The Consequences

Hip fractures

Without going into details, hip fractures caused by osteoporosis are increasingly serious as the disease advances. The more bone is lost, the more fragile the bone, the more broken fragments there will be and therefore the more difficult surgical treatment will be.

Hip fractures break the femur's bone continuity. The various broken fragments move with respect to each other under the effect of the fall and muscle action around the joint, among others.
Bone continuity must therefore be restored and, as far as possible, the largest fragments joined together again.

Everyone agrees on this. The controversy concerns whether or not the cause should be treated, i.e. what should be done with respect to bone loss. Most traumatologists think that nothing should be done. They are content with simply mending the fracture. We shall see later on that, here again, opinions differ on how to treat these fractures.

However, it seems logical and reasonable to treat both the consequence and the cause of the fracture during the same operation. The reason for this is that the skeleton is the only reserve, the only bank we have for the major mineral: calcium.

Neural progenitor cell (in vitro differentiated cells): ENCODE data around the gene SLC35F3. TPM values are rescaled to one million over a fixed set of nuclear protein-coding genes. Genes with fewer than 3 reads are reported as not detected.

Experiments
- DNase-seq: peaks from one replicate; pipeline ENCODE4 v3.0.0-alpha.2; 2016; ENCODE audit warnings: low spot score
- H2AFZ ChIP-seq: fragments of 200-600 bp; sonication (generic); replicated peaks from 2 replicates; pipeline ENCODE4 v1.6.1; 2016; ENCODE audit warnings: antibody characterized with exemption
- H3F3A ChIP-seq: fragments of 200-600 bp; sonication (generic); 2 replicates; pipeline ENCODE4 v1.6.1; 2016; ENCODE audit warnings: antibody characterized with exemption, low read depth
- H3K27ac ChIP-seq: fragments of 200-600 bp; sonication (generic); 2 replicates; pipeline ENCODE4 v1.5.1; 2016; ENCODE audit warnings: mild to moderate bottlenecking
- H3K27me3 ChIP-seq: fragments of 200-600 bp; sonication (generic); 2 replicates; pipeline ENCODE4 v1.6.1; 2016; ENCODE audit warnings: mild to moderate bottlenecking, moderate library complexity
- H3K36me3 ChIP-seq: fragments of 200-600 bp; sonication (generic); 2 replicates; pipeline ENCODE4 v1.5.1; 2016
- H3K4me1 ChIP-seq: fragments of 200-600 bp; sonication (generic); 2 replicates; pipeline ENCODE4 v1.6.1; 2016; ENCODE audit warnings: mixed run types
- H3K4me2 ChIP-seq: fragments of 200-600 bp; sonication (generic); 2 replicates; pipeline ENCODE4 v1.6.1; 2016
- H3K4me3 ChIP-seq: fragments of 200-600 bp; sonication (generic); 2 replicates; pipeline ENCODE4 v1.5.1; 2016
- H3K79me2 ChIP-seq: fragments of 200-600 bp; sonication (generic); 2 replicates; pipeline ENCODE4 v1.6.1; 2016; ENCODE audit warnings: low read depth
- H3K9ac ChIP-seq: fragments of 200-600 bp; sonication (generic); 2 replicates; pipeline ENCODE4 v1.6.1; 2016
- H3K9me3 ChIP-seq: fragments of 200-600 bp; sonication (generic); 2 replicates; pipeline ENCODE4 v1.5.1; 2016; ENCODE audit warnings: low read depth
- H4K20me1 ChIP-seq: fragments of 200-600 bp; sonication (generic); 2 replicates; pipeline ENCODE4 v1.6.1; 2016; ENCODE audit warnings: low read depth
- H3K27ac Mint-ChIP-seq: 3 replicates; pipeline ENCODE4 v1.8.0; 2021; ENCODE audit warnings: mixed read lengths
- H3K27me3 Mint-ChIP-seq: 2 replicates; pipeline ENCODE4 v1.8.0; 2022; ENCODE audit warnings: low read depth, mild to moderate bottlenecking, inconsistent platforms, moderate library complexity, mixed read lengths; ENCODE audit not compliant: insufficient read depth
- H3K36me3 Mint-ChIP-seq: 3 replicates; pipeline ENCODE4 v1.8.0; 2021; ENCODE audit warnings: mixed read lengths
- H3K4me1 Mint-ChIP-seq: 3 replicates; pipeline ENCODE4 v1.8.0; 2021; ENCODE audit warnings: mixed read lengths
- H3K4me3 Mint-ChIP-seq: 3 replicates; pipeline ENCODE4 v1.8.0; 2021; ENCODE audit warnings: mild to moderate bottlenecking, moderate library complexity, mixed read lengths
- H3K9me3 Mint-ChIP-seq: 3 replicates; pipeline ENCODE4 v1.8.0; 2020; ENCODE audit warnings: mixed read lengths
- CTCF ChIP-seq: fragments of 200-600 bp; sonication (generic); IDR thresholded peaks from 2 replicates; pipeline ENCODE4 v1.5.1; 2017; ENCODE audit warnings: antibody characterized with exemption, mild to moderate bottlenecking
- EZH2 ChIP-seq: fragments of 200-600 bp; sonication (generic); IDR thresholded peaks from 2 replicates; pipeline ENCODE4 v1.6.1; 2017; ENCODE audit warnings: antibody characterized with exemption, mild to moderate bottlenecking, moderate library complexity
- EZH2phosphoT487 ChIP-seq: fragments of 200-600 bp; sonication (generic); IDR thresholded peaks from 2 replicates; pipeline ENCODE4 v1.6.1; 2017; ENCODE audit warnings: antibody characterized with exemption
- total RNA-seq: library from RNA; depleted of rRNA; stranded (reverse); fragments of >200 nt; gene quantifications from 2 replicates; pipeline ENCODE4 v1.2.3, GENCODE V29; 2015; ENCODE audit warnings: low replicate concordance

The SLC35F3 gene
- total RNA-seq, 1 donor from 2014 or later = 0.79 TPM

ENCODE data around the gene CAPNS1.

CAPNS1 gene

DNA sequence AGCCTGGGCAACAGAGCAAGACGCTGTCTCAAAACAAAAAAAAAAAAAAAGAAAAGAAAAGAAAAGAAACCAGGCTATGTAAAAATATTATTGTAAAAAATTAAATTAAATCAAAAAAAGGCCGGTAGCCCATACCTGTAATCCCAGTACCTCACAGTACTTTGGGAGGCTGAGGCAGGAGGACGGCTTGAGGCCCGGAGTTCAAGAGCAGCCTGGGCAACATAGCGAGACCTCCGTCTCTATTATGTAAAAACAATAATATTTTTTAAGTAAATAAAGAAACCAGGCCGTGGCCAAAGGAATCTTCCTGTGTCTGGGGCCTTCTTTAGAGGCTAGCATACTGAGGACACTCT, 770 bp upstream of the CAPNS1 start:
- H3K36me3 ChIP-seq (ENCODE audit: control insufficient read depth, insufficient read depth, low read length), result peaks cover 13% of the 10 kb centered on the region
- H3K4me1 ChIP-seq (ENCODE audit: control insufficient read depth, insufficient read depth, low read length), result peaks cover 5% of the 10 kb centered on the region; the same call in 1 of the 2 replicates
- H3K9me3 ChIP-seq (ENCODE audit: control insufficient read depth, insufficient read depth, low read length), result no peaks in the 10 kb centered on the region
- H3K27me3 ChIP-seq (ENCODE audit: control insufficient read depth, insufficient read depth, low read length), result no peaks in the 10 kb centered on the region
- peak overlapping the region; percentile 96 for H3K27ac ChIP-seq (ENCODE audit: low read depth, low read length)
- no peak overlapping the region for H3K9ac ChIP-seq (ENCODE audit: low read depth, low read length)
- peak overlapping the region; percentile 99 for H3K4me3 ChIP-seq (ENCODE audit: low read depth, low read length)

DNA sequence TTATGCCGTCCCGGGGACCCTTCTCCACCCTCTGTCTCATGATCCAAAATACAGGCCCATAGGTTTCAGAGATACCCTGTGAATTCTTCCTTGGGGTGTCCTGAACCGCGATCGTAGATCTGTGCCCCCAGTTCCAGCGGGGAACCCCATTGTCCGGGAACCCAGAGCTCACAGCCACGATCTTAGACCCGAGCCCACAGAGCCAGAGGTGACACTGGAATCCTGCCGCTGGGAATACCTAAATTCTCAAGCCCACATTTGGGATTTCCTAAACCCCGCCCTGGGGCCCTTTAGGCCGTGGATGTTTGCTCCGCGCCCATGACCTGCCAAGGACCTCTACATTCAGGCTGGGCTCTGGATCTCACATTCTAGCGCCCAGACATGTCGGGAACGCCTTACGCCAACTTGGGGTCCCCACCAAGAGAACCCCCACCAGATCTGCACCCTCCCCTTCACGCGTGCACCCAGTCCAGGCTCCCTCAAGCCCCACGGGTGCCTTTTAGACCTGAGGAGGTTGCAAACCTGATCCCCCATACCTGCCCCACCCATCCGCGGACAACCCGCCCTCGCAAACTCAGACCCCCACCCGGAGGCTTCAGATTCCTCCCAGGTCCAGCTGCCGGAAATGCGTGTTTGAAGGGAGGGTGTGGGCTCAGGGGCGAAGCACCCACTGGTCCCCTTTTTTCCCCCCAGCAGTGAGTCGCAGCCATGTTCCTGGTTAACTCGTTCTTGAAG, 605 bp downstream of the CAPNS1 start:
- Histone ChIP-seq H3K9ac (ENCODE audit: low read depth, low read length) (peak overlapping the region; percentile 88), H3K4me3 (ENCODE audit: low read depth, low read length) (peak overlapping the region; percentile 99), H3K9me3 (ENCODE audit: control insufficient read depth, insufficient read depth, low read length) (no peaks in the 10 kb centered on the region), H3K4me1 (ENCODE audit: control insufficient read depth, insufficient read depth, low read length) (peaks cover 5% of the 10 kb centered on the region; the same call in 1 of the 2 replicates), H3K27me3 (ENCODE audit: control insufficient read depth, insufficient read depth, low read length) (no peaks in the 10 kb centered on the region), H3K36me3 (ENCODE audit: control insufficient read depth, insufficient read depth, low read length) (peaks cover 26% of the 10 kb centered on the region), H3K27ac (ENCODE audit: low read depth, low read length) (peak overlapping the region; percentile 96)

It is clearly essential for the skeleton. We have seen that it is the most important element quantitatively. What is less commonly known, perhaps, is that this calcium is used for many things in the body. It is essential for all nerve connections (synapses). It is essential for muscles (both skeletal and heart). It is essential to the digestive tract, intestines and liver. It is an irreplaceable element for the blood in coagulation etc.

All the organs need it and will obtain their supplies, "do their shopping" as it were, as necessary, in the only supermarket the body has, i.e. the skeleton. This store is not inexhaustible, particularly if the body is already in low supply by nature (ethnic origin, environmental factors, etc.) and, as we have already said, this fall in supply increases with age.
The cherry on the cake, as it were, is that when a bone breaks, it must reach into its own reserves to rebuild what was lost and must – in a way – consume itself in order to do so!

In a word, our skeleton is available to meet all needs but, alas, nobody can help it when it needs help itself!
Under these circumstances, why not take advantage of this accident which gives us access to the site, to work on it, to provide all the help we can as well?